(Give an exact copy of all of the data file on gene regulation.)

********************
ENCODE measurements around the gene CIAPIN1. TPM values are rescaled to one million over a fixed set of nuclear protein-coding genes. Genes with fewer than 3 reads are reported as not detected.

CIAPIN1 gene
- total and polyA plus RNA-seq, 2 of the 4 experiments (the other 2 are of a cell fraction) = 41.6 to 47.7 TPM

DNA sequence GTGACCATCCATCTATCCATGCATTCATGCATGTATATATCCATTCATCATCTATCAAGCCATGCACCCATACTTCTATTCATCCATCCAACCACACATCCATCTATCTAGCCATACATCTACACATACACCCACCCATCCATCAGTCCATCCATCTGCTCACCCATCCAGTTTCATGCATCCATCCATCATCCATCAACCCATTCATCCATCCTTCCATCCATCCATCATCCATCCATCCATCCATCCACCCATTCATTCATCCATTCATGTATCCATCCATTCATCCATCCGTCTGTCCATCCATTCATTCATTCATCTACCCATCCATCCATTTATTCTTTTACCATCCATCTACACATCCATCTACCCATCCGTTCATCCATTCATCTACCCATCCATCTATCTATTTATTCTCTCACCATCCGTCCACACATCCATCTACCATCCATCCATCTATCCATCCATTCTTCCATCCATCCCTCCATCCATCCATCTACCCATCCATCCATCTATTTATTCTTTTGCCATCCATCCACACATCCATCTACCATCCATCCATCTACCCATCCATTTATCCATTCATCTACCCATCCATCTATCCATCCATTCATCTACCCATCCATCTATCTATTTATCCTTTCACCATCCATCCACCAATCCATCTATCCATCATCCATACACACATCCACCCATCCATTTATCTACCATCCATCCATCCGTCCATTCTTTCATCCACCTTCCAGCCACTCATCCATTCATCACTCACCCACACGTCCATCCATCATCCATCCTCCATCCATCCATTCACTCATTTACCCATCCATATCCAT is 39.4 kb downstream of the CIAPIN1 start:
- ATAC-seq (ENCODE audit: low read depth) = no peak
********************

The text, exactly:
ENCODE measurements around the gene CIAPIN1. TPM values are rescaled to one million over a fixed set of nuclear protein-coding genes. Genes with fewer than 3 reads are reported as not detected.

CIAPIN1 gene
- total and polyA plus RNA-seq, 2 of the 4 experiments (the other 2 are of a cell fraction) = 41.6 to 47.7 TPM

DNA sequence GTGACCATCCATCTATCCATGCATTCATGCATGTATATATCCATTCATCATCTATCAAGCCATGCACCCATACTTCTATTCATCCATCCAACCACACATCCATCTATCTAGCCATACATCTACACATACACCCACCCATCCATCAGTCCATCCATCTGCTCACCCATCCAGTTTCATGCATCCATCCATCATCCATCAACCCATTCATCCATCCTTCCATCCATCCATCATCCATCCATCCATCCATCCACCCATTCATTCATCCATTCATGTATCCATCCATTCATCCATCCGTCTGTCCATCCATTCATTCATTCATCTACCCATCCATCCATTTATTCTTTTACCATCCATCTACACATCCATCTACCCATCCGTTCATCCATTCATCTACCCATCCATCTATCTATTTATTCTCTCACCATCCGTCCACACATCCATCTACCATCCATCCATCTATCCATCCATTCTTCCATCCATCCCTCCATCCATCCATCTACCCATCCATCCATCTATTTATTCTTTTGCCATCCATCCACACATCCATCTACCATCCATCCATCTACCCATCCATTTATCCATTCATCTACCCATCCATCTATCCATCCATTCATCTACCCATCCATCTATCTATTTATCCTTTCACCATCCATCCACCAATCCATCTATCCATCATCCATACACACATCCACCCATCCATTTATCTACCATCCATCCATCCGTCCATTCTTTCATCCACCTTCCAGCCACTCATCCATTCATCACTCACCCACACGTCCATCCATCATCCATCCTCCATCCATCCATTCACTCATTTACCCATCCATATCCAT is 39.4 kb downstream of the CIAPIN1 start:
- ATAC-seq (ENCODE audit: low read depth) = no peak